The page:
• Of course women’s walking is often construed as performance rather than transport, with the implication that women walk not to see but to be seen, not for their own experience but for that of a male audience, which means that they are asking for whatever attention they receive.
  • It makes women’s sexuality a public rather than a private matter. It equates visibility with sexual accessibility, and it requires a material barrier rather than a woman’s morality or will to make her inaccessible to passersby.
  • Travel, whether local or global, has remained a largely masculine prerogative ever since, with women often the destination, the prize, or keepers of the hearth.
  • The geography of race and gender are different, for a racial group may monopolize a whole region, while gender compartmentalizes in local ways.
  • Even in times when women could walk by day, the night—the melancholic, poetic, intoxicating carnival of city nights—was likely to be off limits to them, unless they had become “women of the night.”
  • Woolf wrote of the confining oppression of one’s own identity, of the way the objects in one’s home “enforce the memories of our own experience.”

The Narrative of Walking in the Annals of History

  • What is recorded as history seldom represents the typical, and what is typical seldom becomes visible as history—though it often becomes visible as literature.
  • John Muir took a stand against anthropocentrism, against the idea that trees, animals, minerals, soil, water, are there for humans to use, let alone to destroy,
  • To pretend that the world is a garden is an essentially apolitical act, a turning away from the woes that keep it from being one. But to try to make the world a garden is often a political endeavor, and it is this taste that the more activist walking clubs around the world have taken up.
  • Only in Britain has walking remained the focus all along, even if the word rambling is often used to describe it. Walking has a resonance, a cultural weight, there that it does nowhere else.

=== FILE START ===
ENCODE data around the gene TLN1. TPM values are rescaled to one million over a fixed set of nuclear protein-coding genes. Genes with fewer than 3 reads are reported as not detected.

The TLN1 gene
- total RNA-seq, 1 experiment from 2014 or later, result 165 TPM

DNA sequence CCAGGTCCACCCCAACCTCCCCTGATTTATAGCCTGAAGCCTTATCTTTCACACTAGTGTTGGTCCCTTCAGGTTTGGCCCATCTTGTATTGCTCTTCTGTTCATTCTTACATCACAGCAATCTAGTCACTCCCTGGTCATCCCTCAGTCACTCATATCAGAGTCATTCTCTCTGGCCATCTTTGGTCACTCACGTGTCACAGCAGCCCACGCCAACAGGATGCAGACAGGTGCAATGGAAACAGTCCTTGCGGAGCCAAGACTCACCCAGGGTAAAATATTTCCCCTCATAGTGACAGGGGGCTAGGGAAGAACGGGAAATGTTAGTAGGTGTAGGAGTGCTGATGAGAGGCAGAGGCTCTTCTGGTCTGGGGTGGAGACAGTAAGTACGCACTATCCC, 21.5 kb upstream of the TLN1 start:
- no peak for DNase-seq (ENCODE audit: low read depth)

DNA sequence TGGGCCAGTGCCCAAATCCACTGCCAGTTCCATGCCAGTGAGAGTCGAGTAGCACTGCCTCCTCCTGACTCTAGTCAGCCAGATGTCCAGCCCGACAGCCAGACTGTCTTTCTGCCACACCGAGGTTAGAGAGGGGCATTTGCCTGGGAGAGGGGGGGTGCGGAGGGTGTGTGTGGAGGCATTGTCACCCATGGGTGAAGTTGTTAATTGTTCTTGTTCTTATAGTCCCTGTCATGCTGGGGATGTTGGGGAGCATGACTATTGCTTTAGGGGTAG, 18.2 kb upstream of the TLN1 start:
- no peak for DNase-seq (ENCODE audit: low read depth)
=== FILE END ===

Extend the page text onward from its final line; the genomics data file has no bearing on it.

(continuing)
• Private property is a lot more absolute in the United States, and the existence of vast tracts of public land serves to justify this, as does an ideology in which the rights of the individual are more often upheld than the good of the community.
  • We’ve all heard of that future, and it sounds pretty lonely. In the next century, the line of thinking goes, everyone will work at home, shop at home, watch movies at home and communicate with all their friends through videophones and e-mail. It’s as if science and culture have progressed for one purpose only: to keep us from ever having to get out of our pajamas.—SAN FRANCISCO CHRONICLE
  • The world has become inaccessible because we drive there
  • walking as a cultural activity, as a pleasure, as travel, as a way of getting around, is fading, and with it goes an ancient and profound relationship between body, world, and imagination.
  • Early commentators deplored how factory work destroyed family life, taking individuals out of the home and making family members strangers to each other during their prodigiously long workdays. Home for factory workers was little more than a place to recuperate for the next day’s work, and the industrial system made them far poorer and unhealthier than they had been as independent artisans.
  • In fleeing the poor and the city, they had left behind pedestrian scale. One could walk in the suburbs, but there was seldom anyplace to go on foot in these homogenous expanses of quiet residential streets behind whose walls dwelt families more or less like each other.
  • (walking to school, which was for generations the great formative first foray alone into the world, is likewise becoming a less common experience).
  • Television, telephones, home computers, and the Internet complete the privatization of everyday life that suburbs began and cars enhanced.
  • Walking the city is not now an attractive prospect for those unequipped to dodge and dash. This withdrawal from shared space seems, like that of the Manchester merchants a century and a half ago, intended to buffer the affluent from the consequences of economic inequity and resentment outside the gates; it is the alternative to social justice.
  • Earlier forms of land travel had intimately engaged travelers with their surroundings, but the railroad moved too fast for nineteenth-century minds to relate visually to the trees, hills, and buildings whipping by. The spatial and sensual engagement with the terrain between here and there began to evaporate. Instead, the two places were separated only by an ever-shortening amount of time. Speed did not make travel more interesting, Schivelbusch writes, but duller; like the suburb, it put its inhabitants in a kind of spatial limbo. People began to read on the train, to sleep, to knit, to complain of boredom.